Little to celebrate at EU-Ukraine summit
EU leaders have pledged to uphold sanctions on Russia in the run-up to the Ukraine summit this week, but the declaration comes amid multiplying uncertainties over the future of Ukraine ties.
The German, French, Italian and Spanish leaders, at a meeting with outgoing US president Barack Obama in Berlin on Friday (18 November) promised to extend the life of economic sanctions on Russia before they expire on 31 January.
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The formal decision is likely to be taken at an EU summit on 15 December, EU diplomats said, despite on and off grumblings by Russia-friendly states, such as Greece, Hungary, and Italy that the EU should normalise ties with Moscow.
Speaking in Berlin on Friday, British leader Theresa May indicated the EU might even blacklist more Russian officials over Russia’s escalating air strikes against civilians in rebel enclaves in the Syrian city of Aleppo.
“On Syria, of course looking at Aleppo, we were united in our condemnation of the atrocities that are taking place there … We agreed the need to keep up pressure on Russia, including the possibility of sanctions on those who breach international humanitarian law”, she said.
The statements come ahead of Ukrainian president Petro Poroshenko’s visit to the EU capital on Thursday (24 November).
They also come amid uncertainty over Western solidarity on Russia after US president-elect Donald Trump comes into office on 20 January.
Trump, in his campaign speeches, repeated the Russian propaganda line that Russian leader Vladimir Putin is “not going into Ukraine” and said that he would “look into” recognising Russia’s annexation of Crimea.
Putin, speaking at a summit in Lima on Sunday, said that Trump had not changed his mind.
"The president-elect confirmed he is willing to normalise Russian-American relations. I told him the same”, the Russian leader said.
Poroshenko’s agenda in Brussels will also include talks on the “reform process and [the] EU-Ukraine association agreement”, on visa-free travel for Ukrainian nationals to the EU, and on “Moldova/Transnistria”, the Ukrainian embassy to the EU has said.
The “reform process” centres around measures to rein in corruption in Ukrainian politics.
Ukraine, in late October, brought into life a new online system in which officials declare their private assets.
That was one of the key EU demands in order to release more financial aid and to move ahead on the visa-waiver.
It showed the extent to which even the new generation of post-revolutionary officials have accumulated vast private wealth despite their meagre salaries, however.
Prime minister Volodymyr Groysman declared $1.2 million and €460,000 in cash and a collection of luxury watches. Roman Nasirov, the head of the state fiscal service, said he and his wife owned Swiss watches, diamonds, and fur coats as well as $2 million in cash.
Former Georgian president Mikheil Saakashvili, brought in as governor of the Odessa region in order to fight graft, also resigned two weeks ago while accusing Poroshenko himself of protecting mafia structures.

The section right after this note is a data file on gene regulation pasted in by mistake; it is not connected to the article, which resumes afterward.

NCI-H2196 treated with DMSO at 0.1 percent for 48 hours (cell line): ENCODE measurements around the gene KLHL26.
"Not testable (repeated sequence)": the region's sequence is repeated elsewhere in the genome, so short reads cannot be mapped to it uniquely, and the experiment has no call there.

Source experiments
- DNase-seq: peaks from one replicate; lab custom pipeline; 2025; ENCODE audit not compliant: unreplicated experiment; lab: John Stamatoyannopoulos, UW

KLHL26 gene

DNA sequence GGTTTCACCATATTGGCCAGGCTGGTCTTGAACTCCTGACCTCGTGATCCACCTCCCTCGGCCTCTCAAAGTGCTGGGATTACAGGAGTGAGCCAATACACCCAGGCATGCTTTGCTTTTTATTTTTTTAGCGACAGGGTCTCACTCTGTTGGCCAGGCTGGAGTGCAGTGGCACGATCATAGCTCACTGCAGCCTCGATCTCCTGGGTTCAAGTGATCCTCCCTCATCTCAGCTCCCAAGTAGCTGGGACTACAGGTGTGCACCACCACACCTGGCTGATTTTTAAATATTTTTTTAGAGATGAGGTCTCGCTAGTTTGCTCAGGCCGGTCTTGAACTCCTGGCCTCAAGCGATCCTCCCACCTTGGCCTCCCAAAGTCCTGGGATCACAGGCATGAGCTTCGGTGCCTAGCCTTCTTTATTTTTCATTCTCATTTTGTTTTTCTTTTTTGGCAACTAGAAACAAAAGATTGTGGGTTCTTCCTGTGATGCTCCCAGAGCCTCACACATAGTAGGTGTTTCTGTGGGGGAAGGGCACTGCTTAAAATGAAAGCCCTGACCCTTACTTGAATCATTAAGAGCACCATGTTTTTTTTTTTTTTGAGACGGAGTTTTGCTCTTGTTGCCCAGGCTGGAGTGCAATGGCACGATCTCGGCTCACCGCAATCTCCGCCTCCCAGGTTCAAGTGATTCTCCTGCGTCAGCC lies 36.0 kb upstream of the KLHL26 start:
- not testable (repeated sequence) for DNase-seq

The EU is preparing to release another €600 million in aid on Thursday to invest in transport infrastructure in Ukraine despite the revelations.
The summit will have to put a positive spin on the fact that the future of EU-Ukraine ties - the association agreement - remains in doubt as the Netherlands continues to ponder how to handle a referendum, in April, in which people voted to block ratification of the accord.
Dutch PM Mark Rutte is in talks with opposition politicians at home, his EU colleagues, and Ukrainian diplomats on a solution that could entail attaching a new declaration to the accord.
No one has yet seen Rutte’s draft text, but a Ukrainian source, speaking on condition of anonymity, said the Dutch leader wants the statement to say that Ukraine is not in line to join the EU, should not engage in military cooperation, and should not receive any extra funds.
The referendum was non-binding, but the source said that Rutte’s team has seized on the opportunity to shrink the scope of future cooperation.
The EU visa-free deal also remains in suspension.
EU ambassadors last week said that member states had agreed to go ahead, but only once a new EU law is put in place that would allow states to freeze the waiver in the event of mass overstays.
The Ukraine summit, which had been due earlier this year, was delayed, in part, to enable Europe to announce the visa-free accord at the Poroshenko meeting, but that is no longer possible due to the EU conditionality.
Mykola Tochytskyi, Ukraine’s ambassador to the EU, told the Financial Times newspaper that the summit will be needed to send a good “signal” to the Ukrainian people on future relations.
Roman Sohn, a Ukrainian civil society activist and a columnist for the Ukrainska Parvda news website, told EUobserver: “It is certainly too early to celebrate the visa-free regime. The EU is further undermining its trustworthiness as a reliable partner with the Ukrainian people”.
With Moldova, last weekend, having also elected a pro-Russia candidate, Igor Dodon, there will also be little good to say on the “Moldova/Transnistria” point on Thursday’s agenda.
Moldova had been the front-runner in the EU’s “eastern partnership” policy to build closer ties with former Soviet states.
It already has EU visa-free perks, but even that concession, enacted despite widespread corruption allegations, appears to have done little to stop the EU’s allure from fading on its eastern flank.